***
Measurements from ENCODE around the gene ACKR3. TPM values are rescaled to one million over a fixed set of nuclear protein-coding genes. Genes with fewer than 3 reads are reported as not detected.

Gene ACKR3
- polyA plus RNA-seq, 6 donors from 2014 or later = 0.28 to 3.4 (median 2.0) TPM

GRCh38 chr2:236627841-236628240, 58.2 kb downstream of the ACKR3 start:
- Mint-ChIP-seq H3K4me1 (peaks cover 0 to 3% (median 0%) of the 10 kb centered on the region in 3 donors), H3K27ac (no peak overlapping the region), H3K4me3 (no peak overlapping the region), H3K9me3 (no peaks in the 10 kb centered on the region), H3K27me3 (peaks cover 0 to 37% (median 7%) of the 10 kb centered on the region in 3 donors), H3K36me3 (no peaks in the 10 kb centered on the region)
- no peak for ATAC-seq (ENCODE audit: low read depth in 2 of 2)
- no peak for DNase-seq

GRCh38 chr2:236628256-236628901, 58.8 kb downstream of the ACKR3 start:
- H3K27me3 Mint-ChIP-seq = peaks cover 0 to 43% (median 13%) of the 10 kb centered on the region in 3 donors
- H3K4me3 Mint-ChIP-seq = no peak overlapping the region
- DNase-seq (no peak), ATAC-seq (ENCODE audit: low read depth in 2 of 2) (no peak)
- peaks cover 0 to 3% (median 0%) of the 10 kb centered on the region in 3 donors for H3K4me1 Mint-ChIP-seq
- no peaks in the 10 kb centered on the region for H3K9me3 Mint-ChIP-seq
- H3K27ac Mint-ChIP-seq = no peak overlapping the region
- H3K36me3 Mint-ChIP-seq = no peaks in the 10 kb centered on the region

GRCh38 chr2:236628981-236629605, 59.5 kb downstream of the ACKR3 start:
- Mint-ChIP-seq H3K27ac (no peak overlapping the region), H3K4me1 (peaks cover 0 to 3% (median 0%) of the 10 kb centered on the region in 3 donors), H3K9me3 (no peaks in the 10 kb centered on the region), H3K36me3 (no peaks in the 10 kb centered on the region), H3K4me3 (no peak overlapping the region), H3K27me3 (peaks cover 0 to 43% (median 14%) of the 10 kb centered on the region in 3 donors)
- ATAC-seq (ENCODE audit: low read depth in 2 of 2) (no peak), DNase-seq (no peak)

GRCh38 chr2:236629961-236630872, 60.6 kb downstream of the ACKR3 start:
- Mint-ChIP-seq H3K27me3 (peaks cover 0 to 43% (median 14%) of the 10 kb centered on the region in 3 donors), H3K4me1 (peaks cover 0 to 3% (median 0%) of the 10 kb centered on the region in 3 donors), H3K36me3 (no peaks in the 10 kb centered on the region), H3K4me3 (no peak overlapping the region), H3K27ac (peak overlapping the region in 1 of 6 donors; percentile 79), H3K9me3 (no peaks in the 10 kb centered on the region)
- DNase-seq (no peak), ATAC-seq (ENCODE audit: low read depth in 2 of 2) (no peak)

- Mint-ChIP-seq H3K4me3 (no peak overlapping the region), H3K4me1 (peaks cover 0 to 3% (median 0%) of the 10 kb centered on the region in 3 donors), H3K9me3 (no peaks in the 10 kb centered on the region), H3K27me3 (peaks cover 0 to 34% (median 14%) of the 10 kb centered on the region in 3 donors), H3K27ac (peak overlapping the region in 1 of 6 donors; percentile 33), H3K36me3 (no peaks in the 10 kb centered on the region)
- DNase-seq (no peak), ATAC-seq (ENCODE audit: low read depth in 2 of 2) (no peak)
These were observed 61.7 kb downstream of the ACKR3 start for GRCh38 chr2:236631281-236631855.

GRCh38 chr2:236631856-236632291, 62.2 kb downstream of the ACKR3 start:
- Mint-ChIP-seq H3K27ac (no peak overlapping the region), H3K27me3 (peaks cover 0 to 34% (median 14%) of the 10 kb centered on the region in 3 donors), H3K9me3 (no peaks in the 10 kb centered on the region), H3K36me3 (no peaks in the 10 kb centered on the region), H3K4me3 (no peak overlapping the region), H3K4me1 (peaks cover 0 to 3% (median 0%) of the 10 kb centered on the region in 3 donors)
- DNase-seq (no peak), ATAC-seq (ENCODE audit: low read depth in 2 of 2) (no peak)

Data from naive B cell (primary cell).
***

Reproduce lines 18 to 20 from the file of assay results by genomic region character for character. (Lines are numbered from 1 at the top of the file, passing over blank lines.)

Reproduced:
- ATAC-seq (ENCODE audit: low read depth in 2 of 2) (no peak), DNase-seq (no peak)

GRCh38 chr2:236629961-236630872, 60.6 kb downstream of the ACKR3 start:
- Mint-ChIP-seq H3K27me3 (peaks cover 0 to 43% (median 14%) of the 10 kb centered on the region in 3 donors), H3K4me1 (peaks cover 0 to 3% (median 0%) of the 10 kb centered on the region in 3 donors), H3K36me3 (no peaks in the 10 kb centered on the region), H3K4me3 (no peak overlapping the region), H3K27ac (peak overlapping the region in 1 of 6 donors; percentile 79), H3K9me3 (no peaks in the 10 kb centered on the region)